The UK is currently the world’s seventh largest manufacturer and has been enjoying the biggest factory boom in 19 years. According to the House of Commons, we are currently experiencing the biggest rise in new orders and output since 1994.
This is all great news for the manufacturing industry, which is clearly making a strong contribution to the economy. But growing businesses need to attract new talent and this successful sector is facing an increasing skills shortage.
There are still too few young people leaving education these days and thinking about a future in manufacturing. The falling interest has meant that the next generation of leaders and skilled craftspeople have become less easily identifiable. I believe the sector has a lot to offer and it’s our job as an industry to get the message out there.
So why the skill shortage?
The long term future of the industry’s growth relies on recruiting the very best workforce to drive UK businesses forward. It’s really important to attract new blood into traditional industries and manufacturing in particular.
One of the biggest challenges we face as an industry is that manufacturing has a perception issue. I don’t think people realise the wide range of skills required to be successful. Obviously, a design instinct is crucial, but logistical thinking, people skills and possessing a laser-focused eye for detail are also essential.
More and more young people are choosing service sector roles over manufacturing, which has a negative perception among young people and women.
This needs to change and in order to do that it requires a stronger and more committed co-ordinated partnership between industry and the education sector, both at universities and in schools.
What can we do?
We must educate young people about the rich, diverse and exciting roles within the manufacturing industry.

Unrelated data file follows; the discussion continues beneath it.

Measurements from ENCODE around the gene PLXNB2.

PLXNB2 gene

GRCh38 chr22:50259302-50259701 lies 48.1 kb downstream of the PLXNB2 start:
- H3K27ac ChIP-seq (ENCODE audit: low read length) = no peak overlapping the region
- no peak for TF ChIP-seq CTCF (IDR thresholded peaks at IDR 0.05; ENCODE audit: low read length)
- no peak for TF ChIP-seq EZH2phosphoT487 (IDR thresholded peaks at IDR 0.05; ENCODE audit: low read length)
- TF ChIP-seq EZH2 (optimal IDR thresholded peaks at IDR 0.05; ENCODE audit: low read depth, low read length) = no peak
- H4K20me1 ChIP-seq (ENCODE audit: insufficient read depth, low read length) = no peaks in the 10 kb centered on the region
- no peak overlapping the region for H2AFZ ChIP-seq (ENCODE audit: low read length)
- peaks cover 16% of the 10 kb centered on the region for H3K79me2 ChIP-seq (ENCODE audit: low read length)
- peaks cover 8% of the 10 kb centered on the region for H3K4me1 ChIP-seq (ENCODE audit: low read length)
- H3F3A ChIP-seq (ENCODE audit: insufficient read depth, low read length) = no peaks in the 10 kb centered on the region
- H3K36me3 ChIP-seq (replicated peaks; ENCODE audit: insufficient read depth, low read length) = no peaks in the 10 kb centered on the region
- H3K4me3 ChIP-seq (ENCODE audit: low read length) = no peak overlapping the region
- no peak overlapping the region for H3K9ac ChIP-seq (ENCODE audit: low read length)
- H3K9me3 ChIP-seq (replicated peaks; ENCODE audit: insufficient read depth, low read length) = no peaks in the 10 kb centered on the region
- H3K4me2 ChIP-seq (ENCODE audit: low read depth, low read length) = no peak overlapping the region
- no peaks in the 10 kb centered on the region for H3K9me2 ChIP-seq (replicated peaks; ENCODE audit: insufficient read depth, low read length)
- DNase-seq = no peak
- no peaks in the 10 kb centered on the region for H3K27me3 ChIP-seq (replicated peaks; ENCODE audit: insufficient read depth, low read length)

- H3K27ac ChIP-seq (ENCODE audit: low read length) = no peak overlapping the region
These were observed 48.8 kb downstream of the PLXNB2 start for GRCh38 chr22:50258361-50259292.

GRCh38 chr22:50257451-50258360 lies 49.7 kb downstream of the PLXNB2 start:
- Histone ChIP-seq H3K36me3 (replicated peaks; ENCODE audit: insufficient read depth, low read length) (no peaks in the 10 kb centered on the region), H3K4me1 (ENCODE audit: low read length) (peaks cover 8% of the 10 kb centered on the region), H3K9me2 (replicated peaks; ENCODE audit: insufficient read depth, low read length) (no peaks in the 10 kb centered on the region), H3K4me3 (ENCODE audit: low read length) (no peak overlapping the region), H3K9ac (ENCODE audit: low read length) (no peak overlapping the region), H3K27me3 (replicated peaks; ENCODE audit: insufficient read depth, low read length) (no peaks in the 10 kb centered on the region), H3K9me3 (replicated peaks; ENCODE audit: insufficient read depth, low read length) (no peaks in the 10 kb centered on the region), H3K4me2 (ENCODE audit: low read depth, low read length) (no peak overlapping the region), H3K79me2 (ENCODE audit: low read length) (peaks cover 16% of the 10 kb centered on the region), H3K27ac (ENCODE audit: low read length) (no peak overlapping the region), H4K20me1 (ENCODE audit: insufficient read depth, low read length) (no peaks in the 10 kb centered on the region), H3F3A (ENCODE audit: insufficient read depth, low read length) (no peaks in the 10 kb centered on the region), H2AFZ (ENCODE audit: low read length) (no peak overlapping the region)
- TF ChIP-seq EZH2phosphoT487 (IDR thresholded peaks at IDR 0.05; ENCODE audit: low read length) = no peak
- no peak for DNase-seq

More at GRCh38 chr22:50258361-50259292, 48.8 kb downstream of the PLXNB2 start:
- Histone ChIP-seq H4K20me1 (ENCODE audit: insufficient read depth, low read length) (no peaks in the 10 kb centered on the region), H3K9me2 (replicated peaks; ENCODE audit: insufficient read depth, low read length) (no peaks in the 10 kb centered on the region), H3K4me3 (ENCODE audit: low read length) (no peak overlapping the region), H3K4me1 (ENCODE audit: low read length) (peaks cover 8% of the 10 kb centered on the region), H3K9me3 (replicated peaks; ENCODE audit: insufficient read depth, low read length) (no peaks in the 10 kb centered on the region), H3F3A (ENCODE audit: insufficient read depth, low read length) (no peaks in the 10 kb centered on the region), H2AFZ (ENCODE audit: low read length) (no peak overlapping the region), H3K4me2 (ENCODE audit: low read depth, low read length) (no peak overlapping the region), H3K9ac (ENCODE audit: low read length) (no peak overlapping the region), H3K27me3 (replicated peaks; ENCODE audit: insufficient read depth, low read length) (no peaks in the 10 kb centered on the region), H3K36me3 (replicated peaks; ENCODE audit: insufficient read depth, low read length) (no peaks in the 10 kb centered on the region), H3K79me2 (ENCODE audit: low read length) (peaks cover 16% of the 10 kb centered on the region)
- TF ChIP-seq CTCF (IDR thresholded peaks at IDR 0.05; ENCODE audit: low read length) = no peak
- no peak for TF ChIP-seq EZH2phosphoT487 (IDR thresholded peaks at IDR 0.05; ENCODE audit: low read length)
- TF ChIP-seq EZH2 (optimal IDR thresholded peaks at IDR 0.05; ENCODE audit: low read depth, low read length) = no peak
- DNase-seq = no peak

In 2011, we at Sofa Brands International launched our apprenticeship scheme. Sofa Brands International is the UK’s leading branded sofa group. We are one of the country’s most successful furniture manufacturers, designing and crafting some of the most well loved sofas and chairs in the country. These include the UK’s top furniture brand, G Plan; Duresta, a highly successful label worldwide and the much loved Parker Knoll collections.
Since the launch of our apprentice scheme we have offered eight school leavers unique opportunities to learn the ropes across a thriving business. Our apprentices and graduates have had the opportunity to work right across the business. Working with master craftsmen in upholstery; creating and rolling out national advertising campaigns in marketing; understanding the running of the business in administration; and working with CAD/CAM designers in design and development.
The graduate and apprenticeships programmes are designed to meet business needs, and are developed according to each individual’s interests and ambitions so they are able to grow and develop in parts of the business they are really passionate about.
What I have found at Sofa Brands International was essentially no different from what I found during my time at Rolls Royce – the best young people are attracted to companies that genuinely invest in their staff and can offer opportunities for them to grow together.
Nearly three years on, the SBI schemes have been a huge success and I believe this reflects the sea of change in the attitudes of school leavers and graduates that has begun to take shape, particularly in the last 12 months. Rising university fees and a saturation in the service jobs market has led to a shift in perspective. Increasing numbers of youngsters up and down the country now look to UK manufacturing and apprenticeships as the key to their future careers. The National Apprenticeship Service recently reported there is now a staggering 11 applicants for each apprenticeship vacancy.
Manufacturing, a source of national pride
As an industry, there are several things we must do. We must work together to build better understanding of the manufacturing industry and raise its profile among young people as well ensuring that there are continued opportunities for talented and ambitious youngsters to enter, develop and prosper in our exciting industry.
Apprenticeships and graduate schemes give us access to the pipeline of the best and brightest budding furniture industry professionals.
We have a number of opportunities open for new apprentices and graduates right now – from frame-maker and upholstery roles through to electrician, IT and finance positions.
Emma Wharton, head of human resources at Sofa Brands International